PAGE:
Xenophobia could also result in people feeling excluded from the culture they wish to live in or even violence in the most extreme cases. Xenophobia can therefore lead to negative experiences at the individual and the social level.

Is Xenophobia a Mental Disorder?

Xenophobia is not recognised as a mental health condition since there is no criteria for it in the Diagnostic and Statistical Manual of Mental Disorders (DSM-5).

Some researchers have debated over whether xenophobia should be given its own criteria or made a sub-type of another condition. Poussaint (2002) suggested that extreme xenophobic attitudes should be considered a sub-type of delusional disorder.

The reasoning behind this is that extreme violence because of xenophobia should be indicative of a mental health condition and to not view extreme xenophobia as pathological can normalise and legitimise these views.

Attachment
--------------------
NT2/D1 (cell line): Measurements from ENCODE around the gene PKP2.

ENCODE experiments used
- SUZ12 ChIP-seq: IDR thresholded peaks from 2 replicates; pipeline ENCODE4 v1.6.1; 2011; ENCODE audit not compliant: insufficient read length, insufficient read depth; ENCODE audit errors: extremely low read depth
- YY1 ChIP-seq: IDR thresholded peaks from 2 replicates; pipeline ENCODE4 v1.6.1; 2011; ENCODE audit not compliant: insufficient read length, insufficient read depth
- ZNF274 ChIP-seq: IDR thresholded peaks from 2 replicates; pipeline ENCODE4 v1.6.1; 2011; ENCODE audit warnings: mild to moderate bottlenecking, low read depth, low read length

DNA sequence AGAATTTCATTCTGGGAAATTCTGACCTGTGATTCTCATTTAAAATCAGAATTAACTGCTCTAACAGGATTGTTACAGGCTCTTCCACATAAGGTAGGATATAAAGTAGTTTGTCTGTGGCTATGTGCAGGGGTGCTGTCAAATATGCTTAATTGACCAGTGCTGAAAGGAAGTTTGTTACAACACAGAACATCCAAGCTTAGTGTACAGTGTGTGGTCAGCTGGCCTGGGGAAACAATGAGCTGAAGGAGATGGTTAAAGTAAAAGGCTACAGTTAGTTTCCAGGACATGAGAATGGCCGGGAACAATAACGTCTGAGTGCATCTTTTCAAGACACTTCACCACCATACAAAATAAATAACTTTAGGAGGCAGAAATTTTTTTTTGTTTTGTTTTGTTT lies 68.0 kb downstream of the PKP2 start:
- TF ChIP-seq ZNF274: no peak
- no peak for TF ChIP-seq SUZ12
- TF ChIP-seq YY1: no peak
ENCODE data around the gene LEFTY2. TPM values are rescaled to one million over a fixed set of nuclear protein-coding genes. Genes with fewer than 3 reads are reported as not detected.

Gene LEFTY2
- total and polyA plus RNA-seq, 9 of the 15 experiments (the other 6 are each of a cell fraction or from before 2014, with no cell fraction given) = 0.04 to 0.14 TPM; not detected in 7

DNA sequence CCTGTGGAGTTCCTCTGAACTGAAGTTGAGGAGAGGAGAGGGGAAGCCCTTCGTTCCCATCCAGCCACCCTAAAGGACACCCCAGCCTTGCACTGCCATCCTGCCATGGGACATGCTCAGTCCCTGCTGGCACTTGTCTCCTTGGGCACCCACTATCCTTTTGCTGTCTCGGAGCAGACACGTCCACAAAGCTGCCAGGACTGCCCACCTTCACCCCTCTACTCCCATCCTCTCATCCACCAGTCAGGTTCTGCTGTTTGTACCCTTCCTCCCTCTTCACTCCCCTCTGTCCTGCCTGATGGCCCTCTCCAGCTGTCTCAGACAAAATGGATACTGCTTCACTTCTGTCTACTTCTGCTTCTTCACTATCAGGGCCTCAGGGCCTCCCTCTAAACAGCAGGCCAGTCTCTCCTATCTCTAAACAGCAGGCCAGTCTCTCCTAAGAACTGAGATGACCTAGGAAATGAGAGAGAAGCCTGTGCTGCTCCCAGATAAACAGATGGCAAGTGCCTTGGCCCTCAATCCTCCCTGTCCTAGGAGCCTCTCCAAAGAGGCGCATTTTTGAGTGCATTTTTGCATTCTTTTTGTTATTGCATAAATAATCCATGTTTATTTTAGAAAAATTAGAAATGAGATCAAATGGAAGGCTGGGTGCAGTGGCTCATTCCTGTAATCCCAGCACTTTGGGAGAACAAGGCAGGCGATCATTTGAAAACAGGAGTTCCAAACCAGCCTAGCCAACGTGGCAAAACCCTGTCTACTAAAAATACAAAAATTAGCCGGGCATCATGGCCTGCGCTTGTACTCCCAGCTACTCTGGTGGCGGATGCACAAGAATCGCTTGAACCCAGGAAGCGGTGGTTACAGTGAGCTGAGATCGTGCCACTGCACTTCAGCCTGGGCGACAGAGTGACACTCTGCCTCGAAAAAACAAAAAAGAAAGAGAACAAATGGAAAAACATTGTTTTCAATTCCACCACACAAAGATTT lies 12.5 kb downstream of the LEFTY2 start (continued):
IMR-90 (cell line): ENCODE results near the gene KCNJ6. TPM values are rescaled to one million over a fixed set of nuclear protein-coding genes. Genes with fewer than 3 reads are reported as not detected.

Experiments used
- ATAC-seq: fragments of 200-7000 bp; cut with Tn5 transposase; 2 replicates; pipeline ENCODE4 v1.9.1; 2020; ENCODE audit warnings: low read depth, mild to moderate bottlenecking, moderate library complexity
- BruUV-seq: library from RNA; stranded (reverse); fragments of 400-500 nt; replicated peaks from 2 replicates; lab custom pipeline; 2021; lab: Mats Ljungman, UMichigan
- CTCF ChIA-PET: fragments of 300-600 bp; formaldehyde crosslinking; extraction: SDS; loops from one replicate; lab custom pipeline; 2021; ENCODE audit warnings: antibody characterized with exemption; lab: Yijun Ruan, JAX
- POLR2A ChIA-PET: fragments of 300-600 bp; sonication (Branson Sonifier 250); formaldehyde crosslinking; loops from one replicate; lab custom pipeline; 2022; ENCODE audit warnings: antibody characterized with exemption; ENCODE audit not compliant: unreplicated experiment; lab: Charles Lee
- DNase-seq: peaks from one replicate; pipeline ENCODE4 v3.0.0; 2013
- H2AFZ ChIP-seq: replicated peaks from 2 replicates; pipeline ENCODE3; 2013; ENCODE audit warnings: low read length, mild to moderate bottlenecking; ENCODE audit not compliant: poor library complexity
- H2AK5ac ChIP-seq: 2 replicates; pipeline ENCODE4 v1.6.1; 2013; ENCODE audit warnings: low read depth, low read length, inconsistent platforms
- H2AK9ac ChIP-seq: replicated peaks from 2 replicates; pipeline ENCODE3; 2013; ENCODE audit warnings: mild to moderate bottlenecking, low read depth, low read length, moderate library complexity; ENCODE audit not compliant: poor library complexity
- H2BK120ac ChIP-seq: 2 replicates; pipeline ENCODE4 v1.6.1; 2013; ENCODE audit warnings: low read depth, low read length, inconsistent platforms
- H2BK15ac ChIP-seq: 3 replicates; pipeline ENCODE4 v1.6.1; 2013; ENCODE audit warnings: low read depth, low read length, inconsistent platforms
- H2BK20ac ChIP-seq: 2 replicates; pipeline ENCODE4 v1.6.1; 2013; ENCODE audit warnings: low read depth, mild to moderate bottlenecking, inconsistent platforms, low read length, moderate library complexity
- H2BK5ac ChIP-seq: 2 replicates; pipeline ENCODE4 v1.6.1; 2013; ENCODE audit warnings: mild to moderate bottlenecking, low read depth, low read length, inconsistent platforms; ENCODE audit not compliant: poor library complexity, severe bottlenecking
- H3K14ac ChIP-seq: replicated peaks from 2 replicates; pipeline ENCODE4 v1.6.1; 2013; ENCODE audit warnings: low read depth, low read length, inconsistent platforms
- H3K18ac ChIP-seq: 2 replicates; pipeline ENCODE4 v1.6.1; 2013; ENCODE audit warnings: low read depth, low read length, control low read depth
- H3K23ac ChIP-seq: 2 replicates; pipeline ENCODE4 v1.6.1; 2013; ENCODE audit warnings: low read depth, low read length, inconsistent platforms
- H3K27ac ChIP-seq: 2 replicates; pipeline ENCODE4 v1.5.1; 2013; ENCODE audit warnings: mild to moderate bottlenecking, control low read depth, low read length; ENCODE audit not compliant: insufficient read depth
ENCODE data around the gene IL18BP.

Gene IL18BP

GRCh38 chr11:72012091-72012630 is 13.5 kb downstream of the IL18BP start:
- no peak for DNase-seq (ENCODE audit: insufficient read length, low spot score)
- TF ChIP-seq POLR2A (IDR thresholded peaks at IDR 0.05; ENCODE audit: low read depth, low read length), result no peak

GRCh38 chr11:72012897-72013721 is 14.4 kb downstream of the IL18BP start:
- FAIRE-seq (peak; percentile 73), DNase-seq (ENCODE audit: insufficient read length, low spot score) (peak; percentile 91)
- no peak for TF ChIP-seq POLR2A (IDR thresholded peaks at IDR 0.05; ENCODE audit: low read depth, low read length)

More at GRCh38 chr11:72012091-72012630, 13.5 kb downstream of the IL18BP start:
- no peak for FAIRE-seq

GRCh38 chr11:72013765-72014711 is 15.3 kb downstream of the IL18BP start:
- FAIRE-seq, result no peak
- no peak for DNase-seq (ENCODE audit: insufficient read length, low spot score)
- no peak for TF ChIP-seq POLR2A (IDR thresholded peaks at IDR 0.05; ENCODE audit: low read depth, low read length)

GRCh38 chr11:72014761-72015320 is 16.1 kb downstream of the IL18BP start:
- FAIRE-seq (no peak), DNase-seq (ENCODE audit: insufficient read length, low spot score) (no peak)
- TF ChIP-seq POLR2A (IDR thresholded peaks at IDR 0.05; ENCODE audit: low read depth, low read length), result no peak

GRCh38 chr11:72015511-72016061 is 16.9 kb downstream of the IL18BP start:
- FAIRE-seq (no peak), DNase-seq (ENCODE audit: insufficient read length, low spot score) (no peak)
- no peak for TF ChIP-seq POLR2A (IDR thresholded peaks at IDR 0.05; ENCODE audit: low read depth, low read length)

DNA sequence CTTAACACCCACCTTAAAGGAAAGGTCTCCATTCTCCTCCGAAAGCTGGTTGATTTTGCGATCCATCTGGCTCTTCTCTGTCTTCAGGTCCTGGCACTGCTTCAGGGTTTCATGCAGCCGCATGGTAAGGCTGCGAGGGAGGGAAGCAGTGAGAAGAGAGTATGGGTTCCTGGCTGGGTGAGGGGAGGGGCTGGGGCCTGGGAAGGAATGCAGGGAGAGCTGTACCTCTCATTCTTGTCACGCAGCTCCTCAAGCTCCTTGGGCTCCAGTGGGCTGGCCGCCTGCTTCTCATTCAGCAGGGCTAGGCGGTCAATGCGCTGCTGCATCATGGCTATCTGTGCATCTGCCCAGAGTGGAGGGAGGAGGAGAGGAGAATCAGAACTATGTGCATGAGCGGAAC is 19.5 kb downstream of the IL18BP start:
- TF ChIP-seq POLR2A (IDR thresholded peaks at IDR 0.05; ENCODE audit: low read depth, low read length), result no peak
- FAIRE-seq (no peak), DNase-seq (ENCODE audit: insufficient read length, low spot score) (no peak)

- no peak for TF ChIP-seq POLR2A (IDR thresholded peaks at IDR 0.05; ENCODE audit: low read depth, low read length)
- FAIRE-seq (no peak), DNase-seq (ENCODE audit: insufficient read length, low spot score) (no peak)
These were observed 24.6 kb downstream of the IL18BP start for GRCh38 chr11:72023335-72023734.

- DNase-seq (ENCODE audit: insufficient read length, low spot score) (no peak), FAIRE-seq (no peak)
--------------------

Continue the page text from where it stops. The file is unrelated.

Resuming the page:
The researcher therefore proposes there be a ‘Prejudice type’ under the criteria of delusional disorder which can account for extreme xenophobic attitudes and behaviours. 

To contrast, others have maintained that extreme xenophobia should not be labelled as a mental health condition as they argue it is a social problem rather than a health issue (Bell, 2004).

Whilst xenophobia contains the word ‘phobia’, which is a diagnosable mental health condition, it is not suggested to be as extreme as other clinical phobias people may experience such as agoraphobia or claustrophobia.

Whilst it is possible to have a clinical fear of strangers, these individuals would fear all strangers, including those that would be of the same race, ethnicity, and culture as them. People with a fear of all strangers would experience anxious symptoms associated with phobias even whilst only thinking of strangers.